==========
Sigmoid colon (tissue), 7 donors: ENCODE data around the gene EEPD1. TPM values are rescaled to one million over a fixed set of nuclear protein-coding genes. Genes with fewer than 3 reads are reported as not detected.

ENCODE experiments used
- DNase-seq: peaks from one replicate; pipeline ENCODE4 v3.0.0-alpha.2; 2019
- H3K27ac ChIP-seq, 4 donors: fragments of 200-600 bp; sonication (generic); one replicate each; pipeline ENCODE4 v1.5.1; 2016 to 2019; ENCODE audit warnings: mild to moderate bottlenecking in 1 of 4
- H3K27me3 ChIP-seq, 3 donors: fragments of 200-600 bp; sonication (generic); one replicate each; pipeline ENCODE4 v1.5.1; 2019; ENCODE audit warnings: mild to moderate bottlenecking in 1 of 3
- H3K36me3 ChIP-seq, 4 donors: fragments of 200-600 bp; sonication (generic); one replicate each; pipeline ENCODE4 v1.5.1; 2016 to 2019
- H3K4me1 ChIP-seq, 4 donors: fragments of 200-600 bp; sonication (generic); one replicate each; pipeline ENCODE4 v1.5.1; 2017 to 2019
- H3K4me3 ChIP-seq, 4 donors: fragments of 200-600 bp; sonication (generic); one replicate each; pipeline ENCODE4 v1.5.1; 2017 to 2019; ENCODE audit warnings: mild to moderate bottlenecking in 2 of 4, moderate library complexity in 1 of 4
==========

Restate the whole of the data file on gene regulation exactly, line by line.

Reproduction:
Sigmoid colon (tissue), 7 donors: ENCODE data around the gene EEPD1. TPM values are rescaled to one million over a fixed set of nuclear protein-coding genes. Genes with fewer than 3 reads are reported as not detected.

ENCODE experiments used
- DNase-seq: peaks from one replicate; pipeline ENCODE4 v3.0.0-alpha.2; 2019
- H3K27ac ChIP-seq, 4 donors: fragments of 200-600 bp; sonication (generic); one replicate each; pipeline ENCODE4 v1.5.1; 2016 to 2019; ENCODE audit warnings: mild to moderate bottlenecking in 1 of 4
- H3K27me3 ChIP-seq, 3 donors: fragments of 200-600 bp; sonication (generic); one replicate each; pipeline ENCODE4 v1.5.1; 2019; ENCODE audit warnings: mild to moderate bottlenecking in 1 of 3
- H3K36me3 ChIP-seq, 4 donors: fragments of 200-600 bp; sonication (generic); one replicate each; pipeline ENCODE4 v1.5.1; 2016 to 2019
- H3K4me1 ChIP-seq, 4 donors: fragments of 200-600 bp; sonication (generic); one replicate each; pipeline ENCODE4 v1.5.1; 2017 to 2019
- H3K4me3 ChIP-seq, 4 donors: fragments of 200-600 bp; sonication (generic); one replicate each; pipeline ENCODE4 v1.5.1; 2017 to 2019; ENCODE audit warnings: mild to moderate bottlenecking in 2 of 4, moderate library complexity in 1 of 4